Eritrea blames Ethiopia for border clash

An Eritrean tank destroyed in a battle with Ethiopian troops last week sits near the strategic southwestern Eritrean town of Barentu 20 May 2000Image copyright

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The 1998-2000 border war between Ethiopia and Eritrea led to the deaths of around 80,000 people

Eritrea has accused Ethiopia of launching an attack at the countries’ heavily-militarised border.

Ethiopia has not commented on the reported fighting in the Tsorona area, about half-way along the frontier.

Residents on the Ethiopian side of the border reported hearing gunfire and seeing a large movement of troops and artillery towards the border.

A peace deal in 2000 ended the countries’ two-year war but it has not been fully implemented.

Ever since, the countries have been in a state of “neither war nor peace”, says the BBC’s Emmanuel Igunza in Nairobi.

Eritrea says the tense relations with Ethiopia are why it has national conscription, which can last for decades.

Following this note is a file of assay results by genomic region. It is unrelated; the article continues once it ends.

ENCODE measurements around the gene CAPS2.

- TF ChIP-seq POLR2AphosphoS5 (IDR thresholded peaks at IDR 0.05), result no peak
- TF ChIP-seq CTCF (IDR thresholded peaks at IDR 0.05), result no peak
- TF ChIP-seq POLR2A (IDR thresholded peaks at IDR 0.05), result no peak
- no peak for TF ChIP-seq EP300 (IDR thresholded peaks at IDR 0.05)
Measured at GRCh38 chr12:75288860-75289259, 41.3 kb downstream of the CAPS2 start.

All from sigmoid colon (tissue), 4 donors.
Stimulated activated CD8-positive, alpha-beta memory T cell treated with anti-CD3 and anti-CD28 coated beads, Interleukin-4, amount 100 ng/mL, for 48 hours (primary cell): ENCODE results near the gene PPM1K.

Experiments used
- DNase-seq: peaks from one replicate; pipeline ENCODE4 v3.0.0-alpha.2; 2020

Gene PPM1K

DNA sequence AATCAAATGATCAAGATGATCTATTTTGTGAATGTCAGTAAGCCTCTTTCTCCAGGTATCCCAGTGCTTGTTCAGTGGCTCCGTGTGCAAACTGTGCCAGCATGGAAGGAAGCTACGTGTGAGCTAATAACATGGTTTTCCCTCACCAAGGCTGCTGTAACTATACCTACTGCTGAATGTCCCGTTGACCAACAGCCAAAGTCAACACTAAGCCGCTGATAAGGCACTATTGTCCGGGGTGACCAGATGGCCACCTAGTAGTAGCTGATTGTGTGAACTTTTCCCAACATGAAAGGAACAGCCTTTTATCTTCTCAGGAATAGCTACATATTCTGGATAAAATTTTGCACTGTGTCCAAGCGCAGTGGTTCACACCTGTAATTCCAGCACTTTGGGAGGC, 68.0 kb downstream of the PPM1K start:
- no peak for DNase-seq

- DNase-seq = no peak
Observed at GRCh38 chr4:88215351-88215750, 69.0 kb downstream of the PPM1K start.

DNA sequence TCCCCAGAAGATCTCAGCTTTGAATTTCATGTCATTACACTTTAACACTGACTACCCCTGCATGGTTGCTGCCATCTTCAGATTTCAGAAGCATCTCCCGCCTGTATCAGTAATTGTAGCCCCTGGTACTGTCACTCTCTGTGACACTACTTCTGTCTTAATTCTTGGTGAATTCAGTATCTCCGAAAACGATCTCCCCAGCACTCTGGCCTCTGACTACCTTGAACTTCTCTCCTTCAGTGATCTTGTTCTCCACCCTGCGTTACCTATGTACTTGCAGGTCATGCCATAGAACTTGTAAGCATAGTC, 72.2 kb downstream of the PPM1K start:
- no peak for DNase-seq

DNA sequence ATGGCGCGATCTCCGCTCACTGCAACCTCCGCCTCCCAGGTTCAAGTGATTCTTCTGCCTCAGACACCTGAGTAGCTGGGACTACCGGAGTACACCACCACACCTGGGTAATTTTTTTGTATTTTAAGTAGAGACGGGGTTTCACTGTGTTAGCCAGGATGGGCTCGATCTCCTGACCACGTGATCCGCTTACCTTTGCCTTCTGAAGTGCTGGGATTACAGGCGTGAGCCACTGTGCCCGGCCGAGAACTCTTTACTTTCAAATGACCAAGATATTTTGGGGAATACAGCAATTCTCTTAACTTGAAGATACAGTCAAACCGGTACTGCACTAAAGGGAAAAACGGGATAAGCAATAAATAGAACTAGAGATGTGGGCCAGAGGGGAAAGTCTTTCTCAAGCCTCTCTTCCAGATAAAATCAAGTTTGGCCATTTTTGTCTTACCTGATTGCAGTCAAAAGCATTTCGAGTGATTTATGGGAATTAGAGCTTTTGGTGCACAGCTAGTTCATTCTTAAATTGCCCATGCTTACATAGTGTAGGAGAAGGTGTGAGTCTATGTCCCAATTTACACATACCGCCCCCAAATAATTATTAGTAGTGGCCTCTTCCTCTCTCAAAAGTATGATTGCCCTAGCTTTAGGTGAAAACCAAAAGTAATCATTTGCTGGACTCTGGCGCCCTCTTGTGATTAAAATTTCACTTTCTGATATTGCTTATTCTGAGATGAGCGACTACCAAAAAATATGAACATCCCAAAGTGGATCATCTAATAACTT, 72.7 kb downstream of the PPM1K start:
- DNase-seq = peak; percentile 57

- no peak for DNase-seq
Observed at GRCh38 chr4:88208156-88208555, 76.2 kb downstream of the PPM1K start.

The conflict, over the exact location of the border led to the deaths of an estimated 80,000 people.

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Ethiopia “unleashed an attack against Eritrea on the Tsorona Central Front. The purpose and ramifications of this attack are not clear,” the Eritrean government said in a short statement issued on Sunday night.

It does not mention any casualties.

Timeline – A history of tension

  • 1991 – Eritrea gains independence from Ethiopia after long civil war
  • 1998-2000 – border war leaves an estimated 80,000 dead
  • 2002 – boundary commission draws border and puts hotly-disputed Badme in Eritrea
  • 2004 – Ethiopia accepts border ruling “in principle” but calls for dialogue with Eritrea
  • 2006 – boundary commission gives the countries a year to implement ruling
  • 2008 – UN ends peacekeeping mission without border demarcated
  • 2012 – Ethiopia attacks positions inside Eritrea targeting “subversive groups”

Ethiopia’s Information Minister Getachew Reda, who is out of the country, told the BBC he was not aware of the fighting.

As part of the Algiers peace agreement signed in 2000 both countries agreed to accept the ruling of an independent boundary commission over the location of the frontier as “final and binding”.

But after the commission ruled that the disputed town of Badme, where the conflict began, was in Eritrea, Ethiopia at first refused to agree to the border demarcation and then called for dialogue before it would implement the decision.

This has rejected by Eritrea and there has been an impasse ever since, although clashes have been rare.

Eritrea blames Ethiopia for border clash

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